Today I’m going to talk about the correlation between lackluster street photography and avoiding taking risks when out shooting people in public. Before I do, however, I thought it would be helpful to first offer my own definition of street photography. If it does not align with your ideas on what street photography is, well that’s perfectly fine. To each his or her own, right?
I’ve always thought of street photography as a subcategory of documentary photography and to some extent photojournalism. Where documentary photography and photojournalism can be defined as non-fiction visual storytelling employed to chronicle important events in history or document the human condition, street photography is more an art form without constraint.
Street photography is usually random, candid, and somewhat incoherent. It’s often ambiguous. It suggests rather than insists. Its focus is more on the capturing of eye-pleasing, compelling compositions than the need to tell a story.
It can include people but does not have to. It can be honest and it can be deceitful, and sometimes both at once. It defies any attempt to define or label it since its interpretation is ever-evolving. Simply, it is free verse poetry in a visual format.
Good street photography, like good poetry, evokes an emotional response, which ignites the imagination of its viewers inviting them to create their own story out of nothing. Not always, of course. Some street photography does suggest a story, but unlike documentary photography and photojournalism, it’s not the cornerstone of the craft.
When it works, when all the compositional elements come together, along with just the right play of light and shadow, and you have a compelling, visually strong subject matter, the resulting image will usually draw attention, will demand to be considered and explored, and hopefully revisited.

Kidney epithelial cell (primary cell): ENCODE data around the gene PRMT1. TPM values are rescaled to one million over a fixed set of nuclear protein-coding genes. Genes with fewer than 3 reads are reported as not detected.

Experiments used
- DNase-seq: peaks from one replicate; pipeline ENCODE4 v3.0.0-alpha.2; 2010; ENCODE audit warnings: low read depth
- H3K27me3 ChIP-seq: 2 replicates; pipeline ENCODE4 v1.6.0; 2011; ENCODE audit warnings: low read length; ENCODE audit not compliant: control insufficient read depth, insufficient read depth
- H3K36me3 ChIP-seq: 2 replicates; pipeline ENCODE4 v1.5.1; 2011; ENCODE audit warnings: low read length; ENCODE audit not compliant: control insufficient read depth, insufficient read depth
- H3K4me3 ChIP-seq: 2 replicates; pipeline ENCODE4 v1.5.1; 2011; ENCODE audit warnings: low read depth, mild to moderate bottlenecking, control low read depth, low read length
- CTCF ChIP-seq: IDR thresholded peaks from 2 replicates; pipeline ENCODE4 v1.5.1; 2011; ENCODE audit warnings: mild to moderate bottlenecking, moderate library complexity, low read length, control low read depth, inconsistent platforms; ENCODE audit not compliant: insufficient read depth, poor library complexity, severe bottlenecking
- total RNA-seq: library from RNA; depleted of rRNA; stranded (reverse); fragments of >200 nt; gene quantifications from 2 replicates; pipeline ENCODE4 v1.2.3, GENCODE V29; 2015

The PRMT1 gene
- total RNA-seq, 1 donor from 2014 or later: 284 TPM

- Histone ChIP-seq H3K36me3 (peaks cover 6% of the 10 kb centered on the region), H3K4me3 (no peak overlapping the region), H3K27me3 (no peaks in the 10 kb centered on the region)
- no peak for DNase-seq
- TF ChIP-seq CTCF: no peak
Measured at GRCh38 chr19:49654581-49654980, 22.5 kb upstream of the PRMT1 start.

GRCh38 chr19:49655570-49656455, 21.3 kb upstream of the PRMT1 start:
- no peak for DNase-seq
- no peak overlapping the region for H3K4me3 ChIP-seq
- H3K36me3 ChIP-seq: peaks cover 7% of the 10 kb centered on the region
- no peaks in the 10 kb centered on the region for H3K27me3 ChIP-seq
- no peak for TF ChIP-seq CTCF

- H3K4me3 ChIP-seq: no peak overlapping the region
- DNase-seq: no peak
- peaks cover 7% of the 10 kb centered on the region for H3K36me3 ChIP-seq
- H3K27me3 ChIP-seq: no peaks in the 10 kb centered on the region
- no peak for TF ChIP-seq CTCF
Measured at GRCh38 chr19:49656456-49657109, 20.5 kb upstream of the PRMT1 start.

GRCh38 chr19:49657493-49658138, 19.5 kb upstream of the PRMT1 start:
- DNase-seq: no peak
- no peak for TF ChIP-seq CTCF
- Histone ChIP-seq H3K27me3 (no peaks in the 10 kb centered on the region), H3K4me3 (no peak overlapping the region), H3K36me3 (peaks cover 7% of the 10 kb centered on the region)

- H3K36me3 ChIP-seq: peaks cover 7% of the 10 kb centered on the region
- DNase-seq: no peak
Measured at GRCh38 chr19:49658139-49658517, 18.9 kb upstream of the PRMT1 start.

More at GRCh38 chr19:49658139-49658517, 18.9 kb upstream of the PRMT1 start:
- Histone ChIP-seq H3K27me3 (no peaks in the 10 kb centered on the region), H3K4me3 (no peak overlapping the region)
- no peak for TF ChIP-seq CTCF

It looks easy enough, but looks can be deceiving. There’s more to street photography than simply taking pictures in an urban setting. Experienced street photographers are able to pre-visualize that decisive moment as it is still coalescing in their viewfinder. They are also fearless when it comes to getting in close to their subjects. Learning to overcome your fears is one of the most important aspects of becoming a good street photographer and that’s what I’m hoping to explore here.
First, let’s go over some of the habits of risk-averse street photographers. If any of the following strikes a chord, not to worry, we’re all guilty of this sort of behavior and shooting style.
Neil Simon is often quoted as saying, “If no one ever took risks, Michelangelo would have painted the Sistine Chapel floor.” This quote speaks to one’s presumable (and in my case, reasonable) fear of heights, seeing as the Sistine Chapel’s ceiling is a vertigo-inducing 68 feet above the floor. It’s not the fall that kills you, it’s the sudden stop. Personally, I have no interest in confirming that theory.
It also speaks to the fact that sometimes your best and most rewarding work is born out of that which is most difficult to achieve. If producing good street photography was easy, everybody would be doing it.
With street photography, it’s up to you to determine the level of risk with which you are comfortable. Just know that in many cases comfort and quality are, to an extent, mutually exclusive. I know, because like most street shooters I, too, have spent my fair share of time avoiding risk and my photos suffered for it.
The risk-averse street shooter might be comfortable shooting an empty street sans people. More times than not, the resulting image is about as exciting and engaging as a ripe Banana duct-taped to a boring white wall.
If he or she does include people in said image, count on them being as small as an ant’s turd. If like me, you’re into candid and interesting faces and expressions, not to worry, a quick 800% zoom into the image and there you go. Sure, the pixels and noise will be the size of acorns but that’s beside the point.
Then there are those who take shots of people from like a quarter mile away with a 35mm or 50mm lens, so as not to offend. In post, they’ll severely crop it down and voilà there’s your close-up candid of people. Yes, the resulting image will be about as muddy as a politician’s promises and as sharp as a puddle of paint, but at least no one had to travel outside of their little zone of anxiety-free comfort, right? It’s both easy and peasy.